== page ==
On the other hand the analyzed person was able to develop early on a sense of self reliance which has actually been rather beneficial in that when it comes to accomplishing certain tasks or goals the analyzed person is more likely to able to do it himself rather than rely on other people. It must be questioned whether the development of early self-reliance and thus independence would help to resolve or contribute to the possible problems associated with overly protective parents during early childhood.


Religious/Spiritual Views

When speaking of religious conviction, faith, or belief in a higher order the analyzed person cannot be considered one of the most faithful people in world. His beliefs in religion extend so far as understanding the concept behind and believing in the presence of a divine entity that created us all yet is in utter disbelief as to the extent of religious conviction and zealotry many people possess. For him religion is a guide, a map if you will of what actions are to be expected from a person living in harmony within society however he fails to see the need to become overly religious.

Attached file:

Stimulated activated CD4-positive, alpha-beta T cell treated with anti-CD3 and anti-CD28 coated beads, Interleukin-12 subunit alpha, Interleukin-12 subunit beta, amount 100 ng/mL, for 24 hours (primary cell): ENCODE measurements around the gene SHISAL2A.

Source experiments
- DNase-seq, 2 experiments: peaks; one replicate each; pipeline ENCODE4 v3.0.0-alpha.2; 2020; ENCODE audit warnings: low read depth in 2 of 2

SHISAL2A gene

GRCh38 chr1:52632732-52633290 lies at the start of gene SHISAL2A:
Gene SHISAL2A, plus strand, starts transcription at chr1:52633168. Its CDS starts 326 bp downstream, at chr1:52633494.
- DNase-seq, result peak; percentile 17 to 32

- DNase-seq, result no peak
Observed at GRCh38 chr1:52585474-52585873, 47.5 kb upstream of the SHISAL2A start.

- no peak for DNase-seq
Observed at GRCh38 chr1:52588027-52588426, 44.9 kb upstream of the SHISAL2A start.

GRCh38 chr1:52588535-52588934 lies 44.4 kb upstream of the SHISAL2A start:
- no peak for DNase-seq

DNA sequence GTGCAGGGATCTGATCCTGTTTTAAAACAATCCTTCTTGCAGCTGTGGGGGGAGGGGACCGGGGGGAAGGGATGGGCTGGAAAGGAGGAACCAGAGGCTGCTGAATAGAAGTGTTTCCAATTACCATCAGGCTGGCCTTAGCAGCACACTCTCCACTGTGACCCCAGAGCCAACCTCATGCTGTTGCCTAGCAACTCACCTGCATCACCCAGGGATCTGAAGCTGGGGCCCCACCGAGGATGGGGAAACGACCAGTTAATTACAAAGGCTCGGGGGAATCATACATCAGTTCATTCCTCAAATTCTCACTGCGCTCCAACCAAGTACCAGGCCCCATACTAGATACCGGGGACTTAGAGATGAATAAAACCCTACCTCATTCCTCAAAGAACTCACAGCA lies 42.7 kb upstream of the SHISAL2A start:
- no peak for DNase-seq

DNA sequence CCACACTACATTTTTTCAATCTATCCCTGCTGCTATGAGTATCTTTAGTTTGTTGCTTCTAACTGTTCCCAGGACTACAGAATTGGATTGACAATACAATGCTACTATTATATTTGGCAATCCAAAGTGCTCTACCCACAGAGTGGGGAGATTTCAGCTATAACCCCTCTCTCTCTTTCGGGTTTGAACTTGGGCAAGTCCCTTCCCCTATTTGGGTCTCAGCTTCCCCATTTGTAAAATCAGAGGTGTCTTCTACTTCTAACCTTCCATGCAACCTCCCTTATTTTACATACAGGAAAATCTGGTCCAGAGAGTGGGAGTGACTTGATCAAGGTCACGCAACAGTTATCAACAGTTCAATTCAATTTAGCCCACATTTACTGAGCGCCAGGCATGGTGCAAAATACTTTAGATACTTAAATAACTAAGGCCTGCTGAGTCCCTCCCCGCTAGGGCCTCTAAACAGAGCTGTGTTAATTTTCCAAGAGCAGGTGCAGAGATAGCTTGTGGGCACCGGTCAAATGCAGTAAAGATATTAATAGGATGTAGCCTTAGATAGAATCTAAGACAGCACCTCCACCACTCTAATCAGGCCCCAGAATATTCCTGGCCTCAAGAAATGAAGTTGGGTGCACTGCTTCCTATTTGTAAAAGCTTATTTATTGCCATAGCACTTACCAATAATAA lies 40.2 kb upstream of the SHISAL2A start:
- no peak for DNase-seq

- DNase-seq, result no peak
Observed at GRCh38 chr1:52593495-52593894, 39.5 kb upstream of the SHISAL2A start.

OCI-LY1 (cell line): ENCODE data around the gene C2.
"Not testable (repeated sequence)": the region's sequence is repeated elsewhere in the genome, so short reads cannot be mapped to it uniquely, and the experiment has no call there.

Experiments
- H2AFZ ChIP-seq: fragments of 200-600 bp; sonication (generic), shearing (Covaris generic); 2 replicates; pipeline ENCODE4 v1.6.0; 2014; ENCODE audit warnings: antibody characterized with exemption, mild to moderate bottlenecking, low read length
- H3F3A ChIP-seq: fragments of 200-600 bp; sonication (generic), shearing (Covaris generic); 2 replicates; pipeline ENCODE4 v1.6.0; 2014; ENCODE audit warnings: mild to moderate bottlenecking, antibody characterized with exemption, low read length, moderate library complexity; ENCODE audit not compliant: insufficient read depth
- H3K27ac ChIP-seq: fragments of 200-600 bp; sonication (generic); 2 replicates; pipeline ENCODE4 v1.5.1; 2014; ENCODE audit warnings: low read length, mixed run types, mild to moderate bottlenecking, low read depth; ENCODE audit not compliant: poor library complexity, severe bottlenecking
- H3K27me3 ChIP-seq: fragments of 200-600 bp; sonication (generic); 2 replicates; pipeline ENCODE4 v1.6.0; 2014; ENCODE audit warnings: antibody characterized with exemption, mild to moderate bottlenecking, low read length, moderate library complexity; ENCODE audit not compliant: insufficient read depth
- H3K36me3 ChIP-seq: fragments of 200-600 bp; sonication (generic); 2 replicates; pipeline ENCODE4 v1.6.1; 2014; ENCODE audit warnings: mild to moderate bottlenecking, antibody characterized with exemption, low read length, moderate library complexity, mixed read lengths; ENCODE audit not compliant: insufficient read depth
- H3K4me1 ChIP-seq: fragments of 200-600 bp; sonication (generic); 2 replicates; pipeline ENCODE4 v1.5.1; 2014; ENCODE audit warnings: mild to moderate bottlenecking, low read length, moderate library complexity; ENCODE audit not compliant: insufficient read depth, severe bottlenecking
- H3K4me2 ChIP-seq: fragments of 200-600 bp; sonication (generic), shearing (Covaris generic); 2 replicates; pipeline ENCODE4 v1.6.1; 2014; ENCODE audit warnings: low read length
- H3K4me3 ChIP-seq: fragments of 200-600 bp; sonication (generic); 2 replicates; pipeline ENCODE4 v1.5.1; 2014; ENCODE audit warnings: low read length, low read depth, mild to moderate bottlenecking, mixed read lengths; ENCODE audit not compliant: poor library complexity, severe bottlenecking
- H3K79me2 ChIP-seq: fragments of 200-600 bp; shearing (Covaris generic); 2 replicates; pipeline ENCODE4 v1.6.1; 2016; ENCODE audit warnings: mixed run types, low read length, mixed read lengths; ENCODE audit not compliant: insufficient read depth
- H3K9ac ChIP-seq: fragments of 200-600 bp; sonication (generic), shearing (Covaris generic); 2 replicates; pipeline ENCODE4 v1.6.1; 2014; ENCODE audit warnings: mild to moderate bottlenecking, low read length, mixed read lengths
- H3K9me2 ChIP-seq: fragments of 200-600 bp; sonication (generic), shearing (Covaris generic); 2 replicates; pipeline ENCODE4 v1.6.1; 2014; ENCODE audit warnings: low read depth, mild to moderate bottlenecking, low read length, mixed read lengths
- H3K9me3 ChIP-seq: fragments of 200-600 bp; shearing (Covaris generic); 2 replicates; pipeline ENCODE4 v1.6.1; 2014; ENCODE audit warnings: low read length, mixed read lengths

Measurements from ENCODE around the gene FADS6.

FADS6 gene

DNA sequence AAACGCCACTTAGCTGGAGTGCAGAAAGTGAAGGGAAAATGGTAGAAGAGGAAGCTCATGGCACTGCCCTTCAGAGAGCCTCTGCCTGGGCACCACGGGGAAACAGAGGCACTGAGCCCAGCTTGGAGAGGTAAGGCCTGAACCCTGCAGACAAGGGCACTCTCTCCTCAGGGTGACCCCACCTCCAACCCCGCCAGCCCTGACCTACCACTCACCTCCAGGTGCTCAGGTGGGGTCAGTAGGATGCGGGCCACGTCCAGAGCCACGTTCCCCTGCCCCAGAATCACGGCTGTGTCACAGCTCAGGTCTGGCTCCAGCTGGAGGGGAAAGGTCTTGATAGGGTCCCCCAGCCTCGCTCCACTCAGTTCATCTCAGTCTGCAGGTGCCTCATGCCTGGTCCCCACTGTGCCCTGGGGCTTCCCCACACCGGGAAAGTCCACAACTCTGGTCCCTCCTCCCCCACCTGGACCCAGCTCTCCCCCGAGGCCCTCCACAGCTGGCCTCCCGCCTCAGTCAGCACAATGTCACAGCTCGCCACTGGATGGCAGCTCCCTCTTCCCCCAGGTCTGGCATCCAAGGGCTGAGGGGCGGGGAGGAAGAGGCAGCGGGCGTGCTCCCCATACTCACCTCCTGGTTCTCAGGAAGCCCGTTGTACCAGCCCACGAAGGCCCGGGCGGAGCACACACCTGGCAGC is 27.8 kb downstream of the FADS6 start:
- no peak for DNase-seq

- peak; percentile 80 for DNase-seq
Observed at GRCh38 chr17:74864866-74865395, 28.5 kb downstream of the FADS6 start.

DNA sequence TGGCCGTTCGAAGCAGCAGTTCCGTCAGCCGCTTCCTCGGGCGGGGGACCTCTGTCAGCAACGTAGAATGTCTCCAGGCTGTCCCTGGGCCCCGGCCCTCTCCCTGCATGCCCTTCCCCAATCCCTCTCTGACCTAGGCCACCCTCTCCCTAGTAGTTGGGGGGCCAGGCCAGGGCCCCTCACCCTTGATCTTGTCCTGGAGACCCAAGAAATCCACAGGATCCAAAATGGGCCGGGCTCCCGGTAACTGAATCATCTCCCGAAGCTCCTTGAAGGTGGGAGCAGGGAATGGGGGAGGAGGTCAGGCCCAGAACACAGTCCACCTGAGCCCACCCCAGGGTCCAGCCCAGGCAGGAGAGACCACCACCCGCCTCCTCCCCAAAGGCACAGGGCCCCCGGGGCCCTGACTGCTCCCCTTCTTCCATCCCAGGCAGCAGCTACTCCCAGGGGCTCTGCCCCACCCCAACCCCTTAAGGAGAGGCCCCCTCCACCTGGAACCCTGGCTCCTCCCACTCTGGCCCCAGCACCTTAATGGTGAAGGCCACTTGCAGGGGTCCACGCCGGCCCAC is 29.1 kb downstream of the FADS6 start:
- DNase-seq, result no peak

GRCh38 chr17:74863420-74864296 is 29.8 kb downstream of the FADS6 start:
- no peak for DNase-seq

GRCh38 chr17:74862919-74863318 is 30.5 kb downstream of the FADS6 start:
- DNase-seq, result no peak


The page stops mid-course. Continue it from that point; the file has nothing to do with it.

He possess faith but lacks the will to truly embrace all the aspects of a religion, for him the religious expression shown by many is admirable however not a course of action that he himself would endorse. This is not due to any contempt for religious doctrine or rules but rather an observation that independent action without relying on an otherwise occupied divine entity for help would result in a more progressive life.

In other words he believes that the saying “God helps those who help themselves” is the most applicable mannerism that a person should adopt. Independent action from religious doctrine, pure faith and belief is what he ascribes as his form of religion, with the God acting as his compass rather than relying on God to carry him throughout his entire life.

Cultural Views